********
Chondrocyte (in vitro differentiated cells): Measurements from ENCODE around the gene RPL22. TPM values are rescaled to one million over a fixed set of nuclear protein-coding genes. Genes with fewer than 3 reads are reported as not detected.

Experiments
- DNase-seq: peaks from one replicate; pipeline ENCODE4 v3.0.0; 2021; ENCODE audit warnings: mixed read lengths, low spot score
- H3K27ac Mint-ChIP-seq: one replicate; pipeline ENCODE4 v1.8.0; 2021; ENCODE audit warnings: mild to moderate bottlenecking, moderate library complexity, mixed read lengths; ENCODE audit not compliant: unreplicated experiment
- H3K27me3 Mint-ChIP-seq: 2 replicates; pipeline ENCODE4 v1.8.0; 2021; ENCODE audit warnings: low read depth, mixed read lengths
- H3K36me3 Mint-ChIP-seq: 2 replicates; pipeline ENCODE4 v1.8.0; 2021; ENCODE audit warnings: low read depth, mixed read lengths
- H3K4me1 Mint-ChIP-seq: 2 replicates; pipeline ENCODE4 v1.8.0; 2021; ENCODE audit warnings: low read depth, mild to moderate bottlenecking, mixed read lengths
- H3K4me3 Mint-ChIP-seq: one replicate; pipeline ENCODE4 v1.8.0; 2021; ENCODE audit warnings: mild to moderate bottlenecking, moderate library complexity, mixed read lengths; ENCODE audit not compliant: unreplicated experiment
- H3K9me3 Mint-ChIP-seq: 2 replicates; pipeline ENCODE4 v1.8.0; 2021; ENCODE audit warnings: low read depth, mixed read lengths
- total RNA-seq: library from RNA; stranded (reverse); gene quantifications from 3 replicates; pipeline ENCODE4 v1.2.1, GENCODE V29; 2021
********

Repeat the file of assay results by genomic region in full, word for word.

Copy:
Chondrocyte (in vitro differentiated cells): Measurements from ENCODE around the gene RPL22. TPM values are rescaled to one million over a fixed set of nuclear protein-coding genes. Genes with fewer than 3 reads are reported as not detected.

Experiments
- DNase-seq: peaks from one replicate; pipeline ENCODE4 v3.0.0; 2021; ENCODE audit warnings: mixed read lengths, low spot score
- H3K27ac Mint-ChIP-seq: one replicate; pipeline ENCODE4 v1.8.0; 2021; ENCODE audit warnings: mild to moderate bottlenecking, moderate library complexity, mixed read lengths; ENCODE audit not compliant: unreplicated experiment
- H3K27me3 Mint-ChIP-seq: 2 replicates; pipeline ENCODE4 v1.8.0; 2021; ENCODE audit warnings: low read depth, mixed read lengths
- H3K36me3 Mint-ChIP-seq: 2 replicates; pipeline ENCODE4 v1.8.0; 2021; ENCODE audit warnings: low read depth, mixed read lengths
- H3K4me1 Mint-ChIP-seq: 2 replicates; pipeline ENCODE4 v1.8.0; 2021; ENCODE audit warnings: low read depth, mild to moderate bottlenecking, mixed read lengths
- H3K4me3 Mint-ChIP-seq: one replicate; pipeline ENCODE4 v1.8.0; 2021; ENCODE audit warnings: mild to moderate bottlenecking, moderate library complexity, mixed read lengths; ENCODE audit not compliant: unreplicated experiment
- H3K9me3 Mint-ChIP-seq: 2 replicates; pipeline ENCODE4 v1.8.0; 2021; ENCODE audit warnings: low read depth, mixed read lengths
- total RNA-seq: library from RNA; stranded (reverse); gene quantifications from 3 replicates; pipeline ENCODE4 v1.2.1, GENCODE V29; 2021